A young woman (Behati Prinsloo, Adam Levine’s wife) enters the plastic curtain and waves hello. Levine notices her walk in and stares at her. She tells the butcher that she wants two ham hocks while Levine presses down the meat and hands it over to his co-worker. He stares at her again as she peers into the counter, deciding if she should get something else. As the butcher hands her over her ham hock, she thanks him and leaves. Levine watches her go.
Later that night, he drives to her apartment and stands outside in the pouring rain, hoping for a glance of her. The next day, he follows her as she walks. Sensing someone is behind her, she turns her head to the side. Levine hides by a closed store.
Back at home, he has thousands of black-and-white pictures of her strung up. He cuts out any random people and leaves the photo of just her. The photos are her walking, sitting outside her apartment. She looks outside the window, smoking a cigarette. He takes out his camera and begins his own private photo shoot.
Before his shift, he likes to hang out in the among the meat carcasses. With a small knife, he digs into his leg. Then, he takes off his white tank top and rubs the blood over his chest. He hangs his arm up as though he’s on the meat hook.
The young woman stands naked in the mirror and then goes to bed. She tosses and turns in her bed, unable to get to sleep. From up above, he hides and takes more photos of her. During the night, he climbs down and sleeps in the bed with her. He wants to touch her so badly.
He thinks she might still be wired from dancing all night at the club. She did drink more than usually does. She’s a friend of the bouncer and he lets her in every single time. All he has to do is say he’s with her and the bouncer believes him. She was celebrating with her friends. They clinked their glasses of wine and talked. He finally gathered up the courage to talk to her. He stood by her and tapped her on the shoulder. She turned around and he smiled. But she continued to talk with her friends. She moved closer to her friends. He tapped her on the shoulder again. She turns around and ignores him. He looks down at his glass, humiliated.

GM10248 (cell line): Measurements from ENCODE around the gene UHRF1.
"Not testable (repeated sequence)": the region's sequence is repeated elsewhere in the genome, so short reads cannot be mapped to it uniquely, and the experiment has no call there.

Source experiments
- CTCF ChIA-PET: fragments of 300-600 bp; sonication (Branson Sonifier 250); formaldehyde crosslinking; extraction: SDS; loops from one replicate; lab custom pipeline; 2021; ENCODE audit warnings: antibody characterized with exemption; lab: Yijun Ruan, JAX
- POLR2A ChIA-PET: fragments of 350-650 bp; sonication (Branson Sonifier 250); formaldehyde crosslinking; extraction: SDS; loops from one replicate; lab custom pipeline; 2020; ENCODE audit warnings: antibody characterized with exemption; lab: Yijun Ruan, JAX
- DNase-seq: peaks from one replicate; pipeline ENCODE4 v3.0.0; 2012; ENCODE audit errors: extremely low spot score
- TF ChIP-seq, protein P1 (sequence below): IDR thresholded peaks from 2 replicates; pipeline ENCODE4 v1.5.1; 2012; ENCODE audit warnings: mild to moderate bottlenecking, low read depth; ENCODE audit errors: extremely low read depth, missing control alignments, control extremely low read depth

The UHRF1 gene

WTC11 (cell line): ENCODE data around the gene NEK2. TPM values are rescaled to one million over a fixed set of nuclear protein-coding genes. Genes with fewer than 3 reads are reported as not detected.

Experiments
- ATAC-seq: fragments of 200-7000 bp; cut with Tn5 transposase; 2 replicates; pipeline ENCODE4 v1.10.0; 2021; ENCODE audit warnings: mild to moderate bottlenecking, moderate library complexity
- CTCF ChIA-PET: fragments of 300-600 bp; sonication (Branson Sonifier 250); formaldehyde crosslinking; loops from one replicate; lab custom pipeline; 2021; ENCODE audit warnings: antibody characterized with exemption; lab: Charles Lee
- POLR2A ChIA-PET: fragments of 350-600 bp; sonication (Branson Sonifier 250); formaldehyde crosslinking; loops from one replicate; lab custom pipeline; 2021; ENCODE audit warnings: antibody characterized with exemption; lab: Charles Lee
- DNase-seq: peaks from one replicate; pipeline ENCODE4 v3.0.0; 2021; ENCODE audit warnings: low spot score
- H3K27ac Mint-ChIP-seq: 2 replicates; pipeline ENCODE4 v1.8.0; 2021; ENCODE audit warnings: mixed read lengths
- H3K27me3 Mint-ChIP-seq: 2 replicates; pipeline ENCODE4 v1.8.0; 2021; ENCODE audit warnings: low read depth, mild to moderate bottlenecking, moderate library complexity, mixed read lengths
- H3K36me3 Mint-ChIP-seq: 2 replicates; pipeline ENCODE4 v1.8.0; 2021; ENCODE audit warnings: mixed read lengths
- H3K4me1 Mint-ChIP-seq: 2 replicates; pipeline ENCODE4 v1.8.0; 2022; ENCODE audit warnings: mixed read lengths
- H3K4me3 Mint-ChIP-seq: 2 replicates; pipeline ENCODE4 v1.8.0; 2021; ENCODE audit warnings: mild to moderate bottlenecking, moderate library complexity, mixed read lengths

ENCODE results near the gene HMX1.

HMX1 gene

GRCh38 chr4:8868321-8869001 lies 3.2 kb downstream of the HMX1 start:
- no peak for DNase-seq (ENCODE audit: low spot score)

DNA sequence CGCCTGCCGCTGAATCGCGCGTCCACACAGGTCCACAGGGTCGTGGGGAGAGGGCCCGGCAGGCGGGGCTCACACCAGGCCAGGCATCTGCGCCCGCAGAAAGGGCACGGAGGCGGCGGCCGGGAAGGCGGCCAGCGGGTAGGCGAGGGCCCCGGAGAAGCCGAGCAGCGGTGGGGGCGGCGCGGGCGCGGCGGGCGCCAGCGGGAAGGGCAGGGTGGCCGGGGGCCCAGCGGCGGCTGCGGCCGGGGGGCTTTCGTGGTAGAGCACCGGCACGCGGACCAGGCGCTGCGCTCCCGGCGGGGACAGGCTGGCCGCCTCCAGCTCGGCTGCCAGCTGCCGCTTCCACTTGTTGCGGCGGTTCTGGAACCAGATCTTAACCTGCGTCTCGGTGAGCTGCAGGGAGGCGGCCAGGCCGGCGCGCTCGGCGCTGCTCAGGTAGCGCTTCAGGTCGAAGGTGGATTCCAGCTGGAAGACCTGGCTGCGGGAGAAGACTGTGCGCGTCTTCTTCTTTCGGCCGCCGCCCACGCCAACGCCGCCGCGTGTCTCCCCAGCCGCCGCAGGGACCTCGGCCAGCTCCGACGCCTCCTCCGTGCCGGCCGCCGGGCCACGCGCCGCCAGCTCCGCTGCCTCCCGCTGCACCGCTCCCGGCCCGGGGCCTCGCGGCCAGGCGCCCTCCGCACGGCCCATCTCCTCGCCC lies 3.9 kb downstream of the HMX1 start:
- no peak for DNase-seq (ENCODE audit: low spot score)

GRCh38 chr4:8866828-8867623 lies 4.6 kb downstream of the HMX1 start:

He imagines them making love. Then, standing together, kissing as blood pours on them.
While the single romanticizes an obsessive love, the video clearly villianizes it. The troubled man, played by Levine, has future murderer all over him. From standing outside her apartment window, collecting thousands of photos and finally, crawling into her bed while she’s sleeping, he’s intended to make her his. However, she has zero interest in him. However, he believes the fantasies in his head are real as he imagines them having sex. If she wakes up one day and tries to defend herself, he will likely kill her.
The video serves as a teaching moment even if it thinks it’s too cool to say it. If anything, it shows that women have to protect themselves and be careful. Levine does hit on her but she doesn’t acknowledge him. She is not obligated to do so at all. But Levine believes he is owed something. How should a woman handle the situation? It’s an implied question being asked and there isn’t any right or wrong answer.
Director: Samuel Bayer Year: 2014
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